"Raine...? Raine... It's happening... isn't it...?" Lena managed to say.

"Yes love, you're sick," she whispered, "Don't worry, I won't leave your side..." She took Lena's hands in her own and squeezed them.

After hours of waiting, Lena woke and coughed blood, "Isn't there anything I can do?" she whispered, wiping the blood away from Lena's mouth.

"This... reminds me... of before..." Lena said, "Do you... remember... the bitter taste?"

"The bitter taste? I don't know what you mean, Lena." Raine knew she was babbling, that the end was near, but as she thought about the Sickness, she remembered her delirium. It had been a dark and hot place, and she barely remembered most of it, but she remembered the bitter taste. She remembered her mother saying "There's only enough for you two..."

"Lena... Lena... what was that stuff? Was it some kind of herb?" Lena read many books and if anybody would remember what that taste meant, it would be her.

"I think it was... Silver... something... I don't know..." Lena whispered. Raine scrambled to the bookshelves, pulling out the well-read books and looking through them. Lena's mother had dabbled in herbs, but it had only been a small hobby. She had left her books to Lena, but Lena had only briefly studied them, preferring fiction and history to science.

Flicking through, she found several drawings of herbs that contained "silver" in their name. "Is it this one?" She asked, holding the book up to Lena. She didn't even know if Lena would be able to understand which plant she had been given from just the taste, but eventually, Lena got excited, "Yes... I think... that one!" She pointed at the Silverweed page. Rained turned the book around and started to read.

"It says it's extremely rare though... only found in the forest... only blooms at night... Can be poisonous if too much is eaten. How will I know what to give?" Raine asked in desperation.

"Bring it... try to..." Lena asked.

"I'll do my best," Raine said, kissing Lena on the forehead, "Please hang on."

As she headed to the forest, Raine was stopped by Nigel and his men. Nigel had his sword at the ready, while the others had arrows trained on her.

"I can't... let you leave. You know that..." Nigel said, "Honestly... thought you were better than that."

"I'm not leaving. I have to look for a cure. Lena's mother gave us something during the last Sickness. It helped us through it, I know it. A weed with a bitter taste."

"I never... got the Sickness... the first time," Nigel said, "but if there was a cure... why did everybody else die?"

"Silverweed is rare," Raine said, "It only blooms at night, so I need to go and look for it soon. Lena doesn't have much longer. Please! I can help you."

"I will contain this Sickness..." Nigel said, "I won't let you ruin the lives of other people out there. Men, stop her!"

Arrows were fired, but Raine rushed off into the forest, easily able to outrun the sick men. She ran until she lost them, then started looking for the plant. The page from the book was in her hand, and she was comparing every plant. Darkness fell, and as time elapsed, Raine felt desperation filling her every nerve. Nothing looked like the Silverweed, and she started to cry.

Then she saw it. Under the light of the full moon, growing by the side of a lake, the Silverweed's flower opened up. Raine plucked it and ran through the forest, rushing despite the heat and the feeling of fever that was beginning to burn within her. She realized she had the Sickness, but did not care. Either this plant would cure them both, or she would not care any more.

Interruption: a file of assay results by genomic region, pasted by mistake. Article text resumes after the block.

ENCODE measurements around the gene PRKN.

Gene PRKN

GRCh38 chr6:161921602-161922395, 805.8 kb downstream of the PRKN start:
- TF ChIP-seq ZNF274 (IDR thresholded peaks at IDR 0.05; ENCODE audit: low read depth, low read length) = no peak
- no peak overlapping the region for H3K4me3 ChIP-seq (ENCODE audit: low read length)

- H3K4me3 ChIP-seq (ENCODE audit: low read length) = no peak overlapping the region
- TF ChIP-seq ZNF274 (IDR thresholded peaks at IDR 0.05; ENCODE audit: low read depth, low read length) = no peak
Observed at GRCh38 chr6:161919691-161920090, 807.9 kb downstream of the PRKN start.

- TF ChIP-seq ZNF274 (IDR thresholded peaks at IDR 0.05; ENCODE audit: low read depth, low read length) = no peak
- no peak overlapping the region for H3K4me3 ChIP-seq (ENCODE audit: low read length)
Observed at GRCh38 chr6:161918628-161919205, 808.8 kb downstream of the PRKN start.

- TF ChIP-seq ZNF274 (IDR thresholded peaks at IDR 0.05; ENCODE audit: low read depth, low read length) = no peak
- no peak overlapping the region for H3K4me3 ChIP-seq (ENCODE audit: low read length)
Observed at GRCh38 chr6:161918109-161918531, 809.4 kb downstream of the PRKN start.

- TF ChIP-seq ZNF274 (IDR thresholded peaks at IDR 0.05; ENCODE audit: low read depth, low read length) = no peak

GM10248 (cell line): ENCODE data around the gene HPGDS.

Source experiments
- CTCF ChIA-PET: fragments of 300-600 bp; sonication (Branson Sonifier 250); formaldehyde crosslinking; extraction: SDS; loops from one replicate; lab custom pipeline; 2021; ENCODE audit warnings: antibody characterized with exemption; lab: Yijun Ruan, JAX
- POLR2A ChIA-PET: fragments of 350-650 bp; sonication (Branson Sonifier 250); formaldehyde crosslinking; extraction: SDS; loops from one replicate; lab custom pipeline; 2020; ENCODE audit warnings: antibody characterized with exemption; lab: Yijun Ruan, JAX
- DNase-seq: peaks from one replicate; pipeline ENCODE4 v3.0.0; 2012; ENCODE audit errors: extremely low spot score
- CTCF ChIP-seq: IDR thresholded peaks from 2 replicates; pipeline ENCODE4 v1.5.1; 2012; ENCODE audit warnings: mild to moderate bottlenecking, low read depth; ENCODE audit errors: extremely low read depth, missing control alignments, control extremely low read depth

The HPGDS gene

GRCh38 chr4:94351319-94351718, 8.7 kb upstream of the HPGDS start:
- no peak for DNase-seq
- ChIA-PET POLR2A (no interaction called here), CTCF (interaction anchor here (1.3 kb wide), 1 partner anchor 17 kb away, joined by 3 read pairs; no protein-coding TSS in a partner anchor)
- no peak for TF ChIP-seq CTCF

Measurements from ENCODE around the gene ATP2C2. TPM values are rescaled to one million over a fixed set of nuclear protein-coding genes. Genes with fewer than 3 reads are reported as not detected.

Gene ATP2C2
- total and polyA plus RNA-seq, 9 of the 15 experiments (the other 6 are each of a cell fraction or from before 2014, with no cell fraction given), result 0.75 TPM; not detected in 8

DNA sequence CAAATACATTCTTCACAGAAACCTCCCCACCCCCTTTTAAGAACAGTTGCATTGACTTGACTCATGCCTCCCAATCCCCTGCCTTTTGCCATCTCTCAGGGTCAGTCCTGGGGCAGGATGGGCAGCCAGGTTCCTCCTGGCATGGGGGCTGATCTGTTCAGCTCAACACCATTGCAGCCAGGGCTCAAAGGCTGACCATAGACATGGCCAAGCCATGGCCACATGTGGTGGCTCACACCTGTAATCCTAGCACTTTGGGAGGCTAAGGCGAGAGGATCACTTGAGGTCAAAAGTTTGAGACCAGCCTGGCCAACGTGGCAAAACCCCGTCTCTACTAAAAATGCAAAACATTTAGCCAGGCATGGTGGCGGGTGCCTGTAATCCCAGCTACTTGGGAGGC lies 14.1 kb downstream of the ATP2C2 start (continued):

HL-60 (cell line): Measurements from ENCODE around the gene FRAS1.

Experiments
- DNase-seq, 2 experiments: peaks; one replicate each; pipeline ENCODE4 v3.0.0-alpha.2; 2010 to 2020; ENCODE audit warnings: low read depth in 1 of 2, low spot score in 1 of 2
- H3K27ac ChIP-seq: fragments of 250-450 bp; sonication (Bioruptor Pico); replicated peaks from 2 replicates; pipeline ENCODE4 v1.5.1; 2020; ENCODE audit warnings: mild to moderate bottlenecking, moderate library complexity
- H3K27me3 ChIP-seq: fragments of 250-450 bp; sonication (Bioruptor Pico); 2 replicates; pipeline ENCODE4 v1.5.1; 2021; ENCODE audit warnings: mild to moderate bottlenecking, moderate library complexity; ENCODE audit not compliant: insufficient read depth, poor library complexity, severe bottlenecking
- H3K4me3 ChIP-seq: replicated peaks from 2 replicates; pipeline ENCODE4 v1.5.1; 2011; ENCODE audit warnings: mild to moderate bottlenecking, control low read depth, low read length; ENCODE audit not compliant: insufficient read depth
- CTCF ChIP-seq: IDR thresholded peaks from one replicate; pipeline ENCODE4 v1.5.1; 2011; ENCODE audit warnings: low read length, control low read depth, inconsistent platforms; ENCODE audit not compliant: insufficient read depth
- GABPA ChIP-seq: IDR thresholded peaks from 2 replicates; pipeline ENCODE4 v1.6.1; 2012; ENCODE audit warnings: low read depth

Rushing into the house, she listened for Lena's breathing, but heard nothing. She shakily lit the oil lamp and held it above Lena, and then Lena coughed, and resumed breathing.

"Oh goddess, Lena, what do I do? I don't know what to give you..." Raine was filled with fear again. The right thing could cure her, but the wrong thing could be poison. Did one eat the flower or the stem? She looked at the page, but there was no clues as to its use.

"The bitter taste... of course..." She bit a tiny piece from the stalk, and it tasted sweet, so that couldn't be it. She was just about to taste the petals when she collapsed.

When Raine woke, she was entangled in Lena's arms, and they were both on the floor, "What happened?" Raine asked.

"You collapsed," Lena began, "In my fevered dream, I saw the Silverweed, and grasped it in my hand. I ate the petal and remembered its bitterness. After that, I started to feel better, but it was a slow process. I crawled from my bed to give you the Silverweed, and dragged myself across the floor to you. I managed to give you the Silverweed, but I didn't have the strength to get back to my bed. So I've been waiting. She smiled, "I was so worried... I didn't think we'd make it..."

"Nigel..." Raine realized, "Is there any Silverweed left?"

"Yes," Lena said, "Raine, be careful!"

Raine rushed from the house. She looked around for Nigel and saw him by the town well, lying on the ground, "Nigel, Nigel... I found the cure!"

He was still, and cold as she touched him, "I'm so sorry..." she whispered. His friends all lay close by, all still as stones.

Returning to her home, she picked Lena up and tucked her back into bed, "Lena, I've got some bad news," she said.

"Nigel's dead, isn't he?" Lena said.

Raine nodded, "So is everybody else. We're all alone now. Winter's going to be hard..."

"Finish the harvest," Lena said. "Store what you can. We'll manage for the winter. In the Spring, we'll leave this village and search for a new home. In the meantime, I'll try to think of a way to travel that won't be such a burden on you."

"You're so sweet, Lena," Raine said, "I think I could never see another person and still be happy, as long as I have you..."

Raine buried Nigel and his friends, and Lena paid her respects from a chair Raine had placed outside.

"Let's hope that no more people die from the Sickness," Raine said, "In the Spring, we'll take Silverweed to all the villages. Let's hope it's not too late."

Raine harvested the fields while Lena read to her, and in the winter they bundled up in their home, safe and well, waiting for the thaw and the promise of Spring...